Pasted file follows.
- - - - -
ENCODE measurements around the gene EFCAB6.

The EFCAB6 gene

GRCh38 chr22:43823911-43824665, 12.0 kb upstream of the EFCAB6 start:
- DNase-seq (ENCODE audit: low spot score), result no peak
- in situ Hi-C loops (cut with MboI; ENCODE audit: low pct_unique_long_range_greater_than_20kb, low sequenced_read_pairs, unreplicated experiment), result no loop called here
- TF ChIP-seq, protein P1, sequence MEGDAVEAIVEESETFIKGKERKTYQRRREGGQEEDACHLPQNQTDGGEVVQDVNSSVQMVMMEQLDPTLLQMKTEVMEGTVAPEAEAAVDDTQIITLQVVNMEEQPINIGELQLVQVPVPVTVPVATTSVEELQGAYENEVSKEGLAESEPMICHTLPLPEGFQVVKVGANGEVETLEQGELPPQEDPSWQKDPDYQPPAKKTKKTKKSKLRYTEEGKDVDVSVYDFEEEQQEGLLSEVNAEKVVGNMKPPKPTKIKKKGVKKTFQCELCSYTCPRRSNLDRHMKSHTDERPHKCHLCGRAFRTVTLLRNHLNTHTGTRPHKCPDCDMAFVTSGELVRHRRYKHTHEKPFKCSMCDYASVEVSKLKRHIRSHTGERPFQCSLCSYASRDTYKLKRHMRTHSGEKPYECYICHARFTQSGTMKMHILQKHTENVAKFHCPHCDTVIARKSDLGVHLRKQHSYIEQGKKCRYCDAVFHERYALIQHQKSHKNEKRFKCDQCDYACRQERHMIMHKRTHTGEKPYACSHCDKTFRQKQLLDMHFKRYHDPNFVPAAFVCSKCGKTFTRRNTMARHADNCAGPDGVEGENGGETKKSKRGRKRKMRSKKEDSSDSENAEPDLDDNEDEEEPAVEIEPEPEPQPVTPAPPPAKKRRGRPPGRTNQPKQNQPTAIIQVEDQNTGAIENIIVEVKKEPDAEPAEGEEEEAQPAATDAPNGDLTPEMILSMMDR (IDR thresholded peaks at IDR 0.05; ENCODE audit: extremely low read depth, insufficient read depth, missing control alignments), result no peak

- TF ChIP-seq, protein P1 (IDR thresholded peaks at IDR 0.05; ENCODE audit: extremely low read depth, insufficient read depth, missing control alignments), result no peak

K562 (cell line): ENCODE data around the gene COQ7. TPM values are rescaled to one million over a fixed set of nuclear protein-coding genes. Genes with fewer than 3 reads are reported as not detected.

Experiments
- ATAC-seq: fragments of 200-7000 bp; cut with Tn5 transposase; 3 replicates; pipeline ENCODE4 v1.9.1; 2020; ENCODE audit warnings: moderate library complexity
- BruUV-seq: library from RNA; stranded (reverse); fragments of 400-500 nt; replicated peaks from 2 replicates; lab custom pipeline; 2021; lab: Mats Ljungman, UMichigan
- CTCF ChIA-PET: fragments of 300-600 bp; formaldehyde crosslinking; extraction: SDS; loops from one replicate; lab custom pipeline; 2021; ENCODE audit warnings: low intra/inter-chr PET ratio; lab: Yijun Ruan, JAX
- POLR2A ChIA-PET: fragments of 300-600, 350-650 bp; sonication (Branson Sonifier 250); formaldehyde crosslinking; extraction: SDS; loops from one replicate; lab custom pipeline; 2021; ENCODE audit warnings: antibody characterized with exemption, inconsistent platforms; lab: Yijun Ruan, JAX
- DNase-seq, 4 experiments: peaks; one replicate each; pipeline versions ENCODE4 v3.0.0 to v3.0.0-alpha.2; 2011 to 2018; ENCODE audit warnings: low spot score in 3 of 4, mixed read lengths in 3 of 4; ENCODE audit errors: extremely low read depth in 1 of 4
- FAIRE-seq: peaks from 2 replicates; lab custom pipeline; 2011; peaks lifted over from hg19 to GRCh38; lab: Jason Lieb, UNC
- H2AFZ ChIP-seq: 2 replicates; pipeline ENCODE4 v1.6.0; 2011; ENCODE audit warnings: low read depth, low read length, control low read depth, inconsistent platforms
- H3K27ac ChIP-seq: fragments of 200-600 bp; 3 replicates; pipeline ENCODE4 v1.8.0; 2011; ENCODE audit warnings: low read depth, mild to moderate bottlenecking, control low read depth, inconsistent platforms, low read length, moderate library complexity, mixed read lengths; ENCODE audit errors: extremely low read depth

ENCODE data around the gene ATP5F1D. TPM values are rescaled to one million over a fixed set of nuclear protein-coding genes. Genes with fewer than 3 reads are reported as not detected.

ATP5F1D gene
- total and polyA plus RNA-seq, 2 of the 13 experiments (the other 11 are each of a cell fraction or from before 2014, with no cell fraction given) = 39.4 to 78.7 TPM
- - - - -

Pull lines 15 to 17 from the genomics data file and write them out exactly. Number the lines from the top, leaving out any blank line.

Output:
- FAIRE-seq: peaks from 2 replicates; lab custom pipeline; 2011; peaks lifted over from hg19 to GRCh38; lab: Jason Lieb, UNC
- H2AFZ ChIP-seq: 2 replicates; pipeline ENCODE4 v1.6.0; 2011; ENCODE audit warnings: low read depth, low read length, control low read depth, inconsistent platforms
- H3K27ac ChIP-seq: fragments of 200-600 bp; 3 replicates; pipeline ENCODE4 v1.8.0; 2011; ENCODE audit warnings: low read depth, mild to moderate bottlenecking, control low read depth, inconsistent platforms, low read length, moderate library complexity, mixed read lengths; ENCODE audit errors: extremely low read depth